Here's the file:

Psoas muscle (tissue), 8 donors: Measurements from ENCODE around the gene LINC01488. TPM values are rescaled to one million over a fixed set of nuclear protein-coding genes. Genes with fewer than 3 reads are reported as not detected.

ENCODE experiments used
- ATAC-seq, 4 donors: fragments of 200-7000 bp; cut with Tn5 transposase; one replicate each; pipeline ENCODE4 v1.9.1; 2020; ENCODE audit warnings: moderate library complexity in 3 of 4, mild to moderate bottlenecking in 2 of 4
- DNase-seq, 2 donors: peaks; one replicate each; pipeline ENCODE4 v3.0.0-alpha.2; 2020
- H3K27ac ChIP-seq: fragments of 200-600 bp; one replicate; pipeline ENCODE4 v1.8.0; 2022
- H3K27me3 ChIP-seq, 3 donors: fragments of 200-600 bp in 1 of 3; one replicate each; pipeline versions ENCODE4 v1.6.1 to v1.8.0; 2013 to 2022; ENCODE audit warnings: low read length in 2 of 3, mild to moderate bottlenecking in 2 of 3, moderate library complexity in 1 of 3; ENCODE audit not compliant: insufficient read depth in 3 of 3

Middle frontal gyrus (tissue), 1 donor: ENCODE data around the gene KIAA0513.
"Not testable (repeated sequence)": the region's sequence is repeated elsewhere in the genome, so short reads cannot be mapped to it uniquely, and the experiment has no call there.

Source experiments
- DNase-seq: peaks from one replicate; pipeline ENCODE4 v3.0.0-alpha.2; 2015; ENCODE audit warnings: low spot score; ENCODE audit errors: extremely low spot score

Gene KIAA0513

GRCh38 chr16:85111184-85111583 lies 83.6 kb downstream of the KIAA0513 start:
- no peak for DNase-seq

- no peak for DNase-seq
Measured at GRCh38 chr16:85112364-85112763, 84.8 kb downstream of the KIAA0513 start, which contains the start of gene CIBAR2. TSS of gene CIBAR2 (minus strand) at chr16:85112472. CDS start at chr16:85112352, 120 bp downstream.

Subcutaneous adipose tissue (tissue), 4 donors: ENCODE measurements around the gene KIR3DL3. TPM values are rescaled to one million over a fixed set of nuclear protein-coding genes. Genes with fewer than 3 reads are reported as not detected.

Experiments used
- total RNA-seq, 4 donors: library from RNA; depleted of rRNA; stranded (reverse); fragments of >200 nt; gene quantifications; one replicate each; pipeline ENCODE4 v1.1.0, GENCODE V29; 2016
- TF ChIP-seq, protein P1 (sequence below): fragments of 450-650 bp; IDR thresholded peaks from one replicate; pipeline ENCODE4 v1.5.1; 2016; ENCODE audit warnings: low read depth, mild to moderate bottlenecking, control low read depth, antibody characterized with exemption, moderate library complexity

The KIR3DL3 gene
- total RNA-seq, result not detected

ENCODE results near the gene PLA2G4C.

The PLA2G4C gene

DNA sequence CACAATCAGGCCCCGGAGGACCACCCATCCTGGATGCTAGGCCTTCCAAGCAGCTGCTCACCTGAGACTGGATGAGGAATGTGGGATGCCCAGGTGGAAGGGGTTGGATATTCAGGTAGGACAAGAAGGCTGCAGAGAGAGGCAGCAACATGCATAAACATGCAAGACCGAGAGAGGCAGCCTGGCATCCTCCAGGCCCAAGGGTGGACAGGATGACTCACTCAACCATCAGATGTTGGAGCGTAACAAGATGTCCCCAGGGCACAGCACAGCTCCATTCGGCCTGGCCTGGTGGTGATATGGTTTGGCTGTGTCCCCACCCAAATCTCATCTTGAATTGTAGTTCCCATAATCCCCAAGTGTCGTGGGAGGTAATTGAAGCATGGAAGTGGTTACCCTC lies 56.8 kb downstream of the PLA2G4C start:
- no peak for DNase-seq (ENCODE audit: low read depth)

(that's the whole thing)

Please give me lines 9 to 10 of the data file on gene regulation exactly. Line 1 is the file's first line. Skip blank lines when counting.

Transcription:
Source experiments
- DNase-seq: peaks from one replicate; pipeline ENCODE4 v3.0.0-alpha.2; 2015; ENCODE audit warnings: low spot score; ENCODE audit errors: extremely low spot score